Courtesy of the Faculty of Arts and Science

Two Yale professors each received nearly half a million dollars in research grants for their work in the field of human perception and the process of light emission.

Assistant professor of psychology Ilker Yildirim received the funds through the Young Investigator Research Program Award, or YIP, from the Air Force Office of Scientific Research. The award was granted for his work on “computational architecture of high-level attention.” Yildirim joins a group of 36 scientists and engineers — chosen from more than 175 submissions — selected to receive an award this year. His winning research proposal is entitled “Computational architecture of high-level attention: Reverse-engineering representations and goals that drive seeing in complex, dynamic environments.” 

Totaling $450,000 in grants over three years, Yildirim will use the monetary award to fund further research endeavors into interpreting raw sensory inputs and the way they engage with the retina and brain to shape humans’ experience of objects and events in the world. Yildirim explained that the funds will allow him to move toward discovering an integrated explanation of human perception that cuts across cognitive and neural lenses. 

“Specifically, we will address the computational architecture of high-level attention, to understand the true depth and richness of perceptual representations and how they are deployed given the immediate goals of an observer in complex, dynamic environments.” Yildirim said. 

Yildirim’s research at Yale’s Cognitive and Neural Computation laboratory is centered around an aim to explain the biological computations underlying how people see, reason and interact with the world. A unique feature of Yildirim’s research lab is that it is primarily a computational modeling lab. 

He said that most psychologists see cognitive modeling work as engineering-oriented, but that it ignores the failures of the human mind, a concept Yildirim actively pursues in his research. 

“It is as if engineering challenges are fundamentally a trade-off against understanding the computational basis of seeing and thinking,” Yildirim said. “In our work, really to our surprise, we find that the closer we take models to explain the experience of seeing, the more promising they become as engineering tools, for example, to build safer and more flexible AI systems.” 

Graduate research fellows in Yildirim’s laboratory work with him to research the hypothesis of efficient inverse graphics, or EIG.  This hypothesis is an attempt to understand how visual processing in the brain interprets the world, according to Aalap Shah GRD ’27, a doctoral student in the psychology department working under Yildirim. 

Shah explained that the hypothesis attempts to prove that the brain translates 2D images of the world into 3D images. Because the brain receives relatively low-dimensional information from the eyes, he said, the research seeks to discover what mechanism must be allowing people to see the world in the way they do. 

“I believe the work that we are pursuing at the lab is challenging, cutting-edge, extremely compelling and I guarantee that even someone unbeknownst of the field would go ‘WOW!’” Shah wrote in an email to the News. “We are attempting to understand the algorithm that operates in the brain which allows us to see, think and act in the way we do. To this end, we provide behavioral, computational and neural evidence for theories that are either novel or were abandoned by the community at large since they seemed too difficult/implausible to achieve.”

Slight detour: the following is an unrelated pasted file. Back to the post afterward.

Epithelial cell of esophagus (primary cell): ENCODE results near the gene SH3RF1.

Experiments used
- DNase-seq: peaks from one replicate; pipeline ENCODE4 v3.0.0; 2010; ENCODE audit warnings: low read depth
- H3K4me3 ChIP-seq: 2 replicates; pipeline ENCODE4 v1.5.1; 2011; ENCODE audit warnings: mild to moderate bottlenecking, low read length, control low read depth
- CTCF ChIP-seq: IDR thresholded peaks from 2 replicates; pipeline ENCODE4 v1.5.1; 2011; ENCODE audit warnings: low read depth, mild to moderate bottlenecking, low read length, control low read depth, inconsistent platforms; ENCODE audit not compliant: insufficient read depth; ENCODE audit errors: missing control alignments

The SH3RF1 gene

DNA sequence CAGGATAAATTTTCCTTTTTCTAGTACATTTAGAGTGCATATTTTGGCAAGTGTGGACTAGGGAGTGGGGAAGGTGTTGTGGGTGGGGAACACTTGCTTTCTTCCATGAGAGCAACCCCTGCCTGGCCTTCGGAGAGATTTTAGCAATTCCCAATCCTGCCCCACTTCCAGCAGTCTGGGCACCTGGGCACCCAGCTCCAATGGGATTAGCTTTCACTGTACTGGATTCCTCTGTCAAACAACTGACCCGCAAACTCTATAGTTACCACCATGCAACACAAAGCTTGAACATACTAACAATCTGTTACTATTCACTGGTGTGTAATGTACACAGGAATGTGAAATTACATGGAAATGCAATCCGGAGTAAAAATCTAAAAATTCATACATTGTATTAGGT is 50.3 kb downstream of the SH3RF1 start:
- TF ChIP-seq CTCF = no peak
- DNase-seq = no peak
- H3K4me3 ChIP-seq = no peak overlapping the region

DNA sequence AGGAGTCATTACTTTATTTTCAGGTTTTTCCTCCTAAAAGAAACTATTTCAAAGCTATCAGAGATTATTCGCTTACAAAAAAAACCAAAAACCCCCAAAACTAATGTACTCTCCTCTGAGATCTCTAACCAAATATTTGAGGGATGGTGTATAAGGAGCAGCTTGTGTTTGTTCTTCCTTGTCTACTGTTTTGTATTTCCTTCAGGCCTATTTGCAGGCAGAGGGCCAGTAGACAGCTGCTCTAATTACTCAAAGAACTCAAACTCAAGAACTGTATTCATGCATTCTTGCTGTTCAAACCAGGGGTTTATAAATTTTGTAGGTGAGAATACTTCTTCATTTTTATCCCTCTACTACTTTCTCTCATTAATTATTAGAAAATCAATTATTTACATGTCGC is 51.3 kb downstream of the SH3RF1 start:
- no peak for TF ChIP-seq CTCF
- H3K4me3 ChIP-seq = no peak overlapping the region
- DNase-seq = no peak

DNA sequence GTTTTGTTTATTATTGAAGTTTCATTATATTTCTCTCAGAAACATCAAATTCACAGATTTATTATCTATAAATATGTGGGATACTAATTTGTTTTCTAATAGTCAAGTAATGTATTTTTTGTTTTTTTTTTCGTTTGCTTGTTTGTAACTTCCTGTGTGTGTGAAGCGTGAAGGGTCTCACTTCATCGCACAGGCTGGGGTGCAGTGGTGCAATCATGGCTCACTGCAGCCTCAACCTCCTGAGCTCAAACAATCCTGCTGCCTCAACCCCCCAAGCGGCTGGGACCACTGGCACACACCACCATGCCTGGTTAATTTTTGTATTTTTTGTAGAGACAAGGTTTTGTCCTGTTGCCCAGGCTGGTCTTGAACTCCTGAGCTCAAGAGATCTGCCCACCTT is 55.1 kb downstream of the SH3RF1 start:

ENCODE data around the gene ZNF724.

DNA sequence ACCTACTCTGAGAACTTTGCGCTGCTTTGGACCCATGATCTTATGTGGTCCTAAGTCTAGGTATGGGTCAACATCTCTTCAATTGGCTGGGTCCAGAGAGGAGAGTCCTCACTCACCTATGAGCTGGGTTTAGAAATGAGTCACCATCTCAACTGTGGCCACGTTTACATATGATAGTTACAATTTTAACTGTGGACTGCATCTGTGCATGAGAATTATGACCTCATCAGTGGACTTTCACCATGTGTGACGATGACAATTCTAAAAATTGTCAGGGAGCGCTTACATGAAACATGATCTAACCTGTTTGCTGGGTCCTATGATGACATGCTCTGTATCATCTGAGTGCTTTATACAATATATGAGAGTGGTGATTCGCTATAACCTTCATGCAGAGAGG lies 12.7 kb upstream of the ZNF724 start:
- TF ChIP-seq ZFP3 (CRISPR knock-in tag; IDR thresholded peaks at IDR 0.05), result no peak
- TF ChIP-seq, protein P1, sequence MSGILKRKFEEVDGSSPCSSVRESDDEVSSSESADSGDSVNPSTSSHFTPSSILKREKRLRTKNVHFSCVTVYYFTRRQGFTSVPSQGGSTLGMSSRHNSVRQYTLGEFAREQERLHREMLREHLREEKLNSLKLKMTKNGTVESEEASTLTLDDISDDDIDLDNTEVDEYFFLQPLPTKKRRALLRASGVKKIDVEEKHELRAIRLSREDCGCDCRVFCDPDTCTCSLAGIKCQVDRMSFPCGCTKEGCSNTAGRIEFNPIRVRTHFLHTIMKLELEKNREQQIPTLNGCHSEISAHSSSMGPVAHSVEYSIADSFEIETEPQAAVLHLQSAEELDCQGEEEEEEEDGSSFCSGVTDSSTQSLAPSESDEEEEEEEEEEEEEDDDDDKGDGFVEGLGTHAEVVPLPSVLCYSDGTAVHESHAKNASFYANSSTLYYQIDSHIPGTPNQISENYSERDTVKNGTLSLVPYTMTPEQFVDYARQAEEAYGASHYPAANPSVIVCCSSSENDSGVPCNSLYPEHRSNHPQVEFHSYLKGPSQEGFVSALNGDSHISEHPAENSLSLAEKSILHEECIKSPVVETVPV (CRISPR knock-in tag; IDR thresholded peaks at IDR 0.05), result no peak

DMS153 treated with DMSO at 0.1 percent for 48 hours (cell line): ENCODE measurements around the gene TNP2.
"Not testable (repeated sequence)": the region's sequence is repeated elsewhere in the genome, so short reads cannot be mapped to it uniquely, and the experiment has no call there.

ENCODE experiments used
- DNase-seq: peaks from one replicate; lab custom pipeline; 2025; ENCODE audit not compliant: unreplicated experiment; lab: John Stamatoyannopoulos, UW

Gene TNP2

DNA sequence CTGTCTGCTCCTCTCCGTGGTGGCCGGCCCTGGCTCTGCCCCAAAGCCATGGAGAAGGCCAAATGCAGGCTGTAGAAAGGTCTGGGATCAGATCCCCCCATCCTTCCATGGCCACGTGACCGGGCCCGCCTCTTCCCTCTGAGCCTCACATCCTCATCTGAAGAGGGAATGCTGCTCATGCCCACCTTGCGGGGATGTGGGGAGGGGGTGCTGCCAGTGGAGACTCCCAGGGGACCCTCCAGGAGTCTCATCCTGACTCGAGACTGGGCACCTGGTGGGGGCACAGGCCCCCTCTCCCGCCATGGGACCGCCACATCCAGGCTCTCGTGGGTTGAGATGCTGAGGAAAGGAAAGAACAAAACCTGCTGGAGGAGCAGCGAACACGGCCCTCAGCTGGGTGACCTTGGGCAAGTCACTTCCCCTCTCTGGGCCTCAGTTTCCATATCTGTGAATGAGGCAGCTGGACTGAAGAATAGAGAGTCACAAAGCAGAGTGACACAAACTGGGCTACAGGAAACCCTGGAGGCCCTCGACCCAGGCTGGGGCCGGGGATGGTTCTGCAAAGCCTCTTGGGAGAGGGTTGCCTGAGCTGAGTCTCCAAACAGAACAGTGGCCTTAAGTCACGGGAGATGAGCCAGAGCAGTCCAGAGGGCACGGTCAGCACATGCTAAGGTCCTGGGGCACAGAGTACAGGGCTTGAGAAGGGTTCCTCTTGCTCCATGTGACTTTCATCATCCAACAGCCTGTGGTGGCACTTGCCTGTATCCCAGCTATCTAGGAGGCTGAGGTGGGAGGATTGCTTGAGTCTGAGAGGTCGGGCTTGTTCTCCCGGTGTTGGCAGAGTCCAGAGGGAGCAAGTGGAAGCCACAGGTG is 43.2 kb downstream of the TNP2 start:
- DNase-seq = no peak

Yildirim’s role as the director of the Cognitive and Neural Computation lab at Yale has shaped his research process, as he engages with many graduate researchers to further his study of the field. 

He said that he can usually be found right next to his students — or sometimes, in virtual environments, in a little box over Zoom — puzzling about code, data and analysis. He also assists his students in writing research papers of their own.

“Professor Yildirim has been … the most ideal primary investigator I thought I could never have,” Shah wrote to the News. “He is kind, patient, thoughtful, extremely helpful and at the same time is ambitious, highly driven, and undeniably loves his job.” 

Yildirim was not the only Yalie to receive the prestigious award. Assistant professor of chemical and environmental engineering Peijun Guo was also honored for his proposal titled “Understanding White-Light-Emitting Semiconductors for Incoherent and Coherent Light Sources.” 

Guo detailed his plans for allocating his new funds to the News. 

“The award will be used to fund research on white-light-emitting semiconductors, which work in a very different way from traditional semiconductors widely used in light-emitting diodes,” Guo said. “Our research will examine the fundamental photophysical processes of white light emission, as well as making efficient light sources using these materials.”

Besides excitement for new research opportunities, Guo expressed pride and enthusiasm about achieving this rare level of professional recognition — he received his doctorate merely five years ago. 

“This prestigious award is a true recognition of my past achievements and provides me the critical support to launch my early career at Yale, especially under the various challenges caused by COVID-19,” Guo said. 

With the 2021 YIP award program, the Air Force Office of Scientific Research has awarded approximately $16.2 million in grants to scientists and engineers from over 30 different research institutions.